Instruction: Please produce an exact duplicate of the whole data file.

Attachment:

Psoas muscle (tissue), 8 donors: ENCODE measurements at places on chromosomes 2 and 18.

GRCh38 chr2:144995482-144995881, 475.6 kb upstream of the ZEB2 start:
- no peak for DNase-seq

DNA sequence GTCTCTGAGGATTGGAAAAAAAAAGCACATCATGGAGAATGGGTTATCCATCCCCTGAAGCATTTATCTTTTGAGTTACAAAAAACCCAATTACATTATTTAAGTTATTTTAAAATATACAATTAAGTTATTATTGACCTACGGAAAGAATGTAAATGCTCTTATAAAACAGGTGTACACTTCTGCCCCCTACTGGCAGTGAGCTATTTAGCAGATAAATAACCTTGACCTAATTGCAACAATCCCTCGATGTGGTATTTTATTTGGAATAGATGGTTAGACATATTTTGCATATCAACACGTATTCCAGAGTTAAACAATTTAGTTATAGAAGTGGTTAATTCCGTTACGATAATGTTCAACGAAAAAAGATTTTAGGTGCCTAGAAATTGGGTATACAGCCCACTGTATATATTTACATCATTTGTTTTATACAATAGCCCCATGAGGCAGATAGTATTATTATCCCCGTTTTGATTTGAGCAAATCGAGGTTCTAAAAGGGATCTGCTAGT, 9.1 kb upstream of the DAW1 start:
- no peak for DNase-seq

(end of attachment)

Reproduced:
Psoas muscle (tissue), 8 donors: ENCODE measurements at places on chromosomes 2 and 18.

GRCh38 chr2:144995482-144995881, 475.6 kb upstream of the ZEB2 start:
- no peak for DNase-seq

DNA sequence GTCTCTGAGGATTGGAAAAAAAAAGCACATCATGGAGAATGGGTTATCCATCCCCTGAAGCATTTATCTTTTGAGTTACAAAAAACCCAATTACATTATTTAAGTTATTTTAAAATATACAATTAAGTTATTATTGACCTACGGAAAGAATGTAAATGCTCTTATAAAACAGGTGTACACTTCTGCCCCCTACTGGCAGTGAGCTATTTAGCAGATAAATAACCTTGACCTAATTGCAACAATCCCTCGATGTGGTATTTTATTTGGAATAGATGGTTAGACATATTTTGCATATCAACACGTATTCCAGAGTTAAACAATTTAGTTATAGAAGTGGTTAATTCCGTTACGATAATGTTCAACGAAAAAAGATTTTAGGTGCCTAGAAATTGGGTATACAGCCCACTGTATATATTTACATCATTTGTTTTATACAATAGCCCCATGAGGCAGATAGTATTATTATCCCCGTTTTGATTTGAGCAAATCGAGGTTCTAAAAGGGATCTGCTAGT, 9.1 kb upstream of the DAW1 start:
- no peak for DNase-seq